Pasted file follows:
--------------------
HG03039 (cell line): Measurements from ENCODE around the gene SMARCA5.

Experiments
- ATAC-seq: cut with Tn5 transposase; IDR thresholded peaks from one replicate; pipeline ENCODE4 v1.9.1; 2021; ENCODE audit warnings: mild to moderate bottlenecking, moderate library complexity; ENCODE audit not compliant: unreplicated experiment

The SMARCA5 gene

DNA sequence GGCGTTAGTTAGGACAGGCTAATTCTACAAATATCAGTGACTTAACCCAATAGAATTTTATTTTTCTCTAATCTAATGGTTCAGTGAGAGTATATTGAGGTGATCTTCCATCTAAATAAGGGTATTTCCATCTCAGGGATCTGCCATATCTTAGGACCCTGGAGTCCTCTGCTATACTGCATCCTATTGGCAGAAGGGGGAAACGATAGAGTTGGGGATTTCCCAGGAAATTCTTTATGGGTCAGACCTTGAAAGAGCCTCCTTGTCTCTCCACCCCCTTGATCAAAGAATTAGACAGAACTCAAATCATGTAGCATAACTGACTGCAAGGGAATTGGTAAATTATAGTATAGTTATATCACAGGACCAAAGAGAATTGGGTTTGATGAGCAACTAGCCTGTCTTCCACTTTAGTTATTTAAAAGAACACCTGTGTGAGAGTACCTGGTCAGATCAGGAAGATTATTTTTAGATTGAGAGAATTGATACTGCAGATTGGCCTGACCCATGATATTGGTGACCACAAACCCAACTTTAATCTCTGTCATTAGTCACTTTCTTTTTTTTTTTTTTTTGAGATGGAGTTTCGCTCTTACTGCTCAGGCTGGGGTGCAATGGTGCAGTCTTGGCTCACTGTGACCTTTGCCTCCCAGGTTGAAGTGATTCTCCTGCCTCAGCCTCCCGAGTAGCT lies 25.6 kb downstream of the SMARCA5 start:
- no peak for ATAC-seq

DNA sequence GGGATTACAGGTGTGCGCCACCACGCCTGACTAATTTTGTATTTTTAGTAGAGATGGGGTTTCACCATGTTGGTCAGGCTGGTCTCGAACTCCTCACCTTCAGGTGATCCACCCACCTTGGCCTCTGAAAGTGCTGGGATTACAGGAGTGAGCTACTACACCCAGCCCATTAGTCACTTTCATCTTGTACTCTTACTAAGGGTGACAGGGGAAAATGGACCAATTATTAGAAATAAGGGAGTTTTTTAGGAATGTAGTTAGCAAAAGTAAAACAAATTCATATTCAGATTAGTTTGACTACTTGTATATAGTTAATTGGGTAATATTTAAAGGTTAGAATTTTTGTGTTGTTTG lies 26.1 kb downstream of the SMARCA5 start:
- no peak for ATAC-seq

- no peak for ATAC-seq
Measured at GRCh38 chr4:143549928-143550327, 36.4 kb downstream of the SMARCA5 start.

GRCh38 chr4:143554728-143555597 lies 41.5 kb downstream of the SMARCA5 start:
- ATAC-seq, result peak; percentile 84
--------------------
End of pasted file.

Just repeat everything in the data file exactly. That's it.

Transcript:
HG03039 (cell line): Measurements from ENCODE around the gene SMARCA5.

Experiments
- ATAC-seq: cut with Tn5 transposase; IDR thresholded peaks from one replicate; pipeline ENCODE4 v1.9.1; 2021; ENCODE audit warnings: mild to moderate bottlenecking, moderate library complexity; ENCODE audit not compliant: unreplicated experiment

The SMARCA5 gene

DNA sequence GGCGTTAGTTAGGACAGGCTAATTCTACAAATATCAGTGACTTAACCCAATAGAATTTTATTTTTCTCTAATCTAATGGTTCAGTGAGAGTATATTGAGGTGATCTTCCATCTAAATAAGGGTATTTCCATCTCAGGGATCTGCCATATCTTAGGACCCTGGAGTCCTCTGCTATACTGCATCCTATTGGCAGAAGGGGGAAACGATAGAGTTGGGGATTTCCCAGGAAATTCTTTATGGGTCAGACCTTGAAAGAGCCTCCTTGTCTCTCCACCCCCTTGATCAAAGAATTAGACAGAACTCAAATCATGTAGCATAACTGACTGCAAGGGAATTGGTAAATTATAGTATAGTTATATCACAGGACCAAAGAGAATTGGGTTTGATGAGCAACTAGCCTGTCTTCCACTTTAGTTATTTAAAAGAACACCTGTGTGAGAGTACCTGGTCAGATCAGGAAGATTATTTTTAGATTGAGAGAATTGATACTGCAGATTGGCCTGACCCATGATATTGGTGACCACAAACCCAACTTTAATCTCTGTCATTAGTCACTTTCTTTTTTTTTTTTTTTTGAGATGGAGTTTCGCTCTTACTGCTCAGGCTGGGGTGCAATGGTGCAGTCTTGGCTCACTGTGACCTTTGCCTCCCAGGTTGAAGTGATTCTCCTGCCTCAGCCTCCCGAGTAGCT lies 25.6 kb downstream of the SMARCA5 start:
- no peak for ATAC-seq

DNA sequence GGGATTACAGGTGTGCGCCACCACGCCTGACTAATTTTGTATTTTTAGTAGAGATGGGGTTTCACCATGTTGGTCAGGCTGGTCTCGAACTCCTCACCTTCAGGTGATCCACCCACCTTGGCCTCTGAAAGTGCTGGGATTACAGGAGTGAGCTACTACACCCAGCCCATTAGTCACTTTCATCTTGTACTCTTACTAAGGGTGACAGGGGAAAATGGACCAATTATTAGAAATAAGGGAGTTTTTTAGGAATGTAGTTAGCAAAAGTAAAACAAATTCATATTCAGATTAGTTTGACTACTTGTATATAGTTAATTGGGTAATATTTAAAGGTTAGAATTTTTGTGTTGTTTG lies 26.1 kb downstream of the SMARCA5 start:
- no peak for ATAC-seq

- no peak for ATAC-seq
Measured at GRCh38 chr4:143549928-143550327, 36.4 kb downstream of the SMARCA5 start.

GRCh38 chr4:143554728-143555597 lies 41.5 kb downstream of the SMARCA5 start:
- ATAC-seq, result peak; percentile 84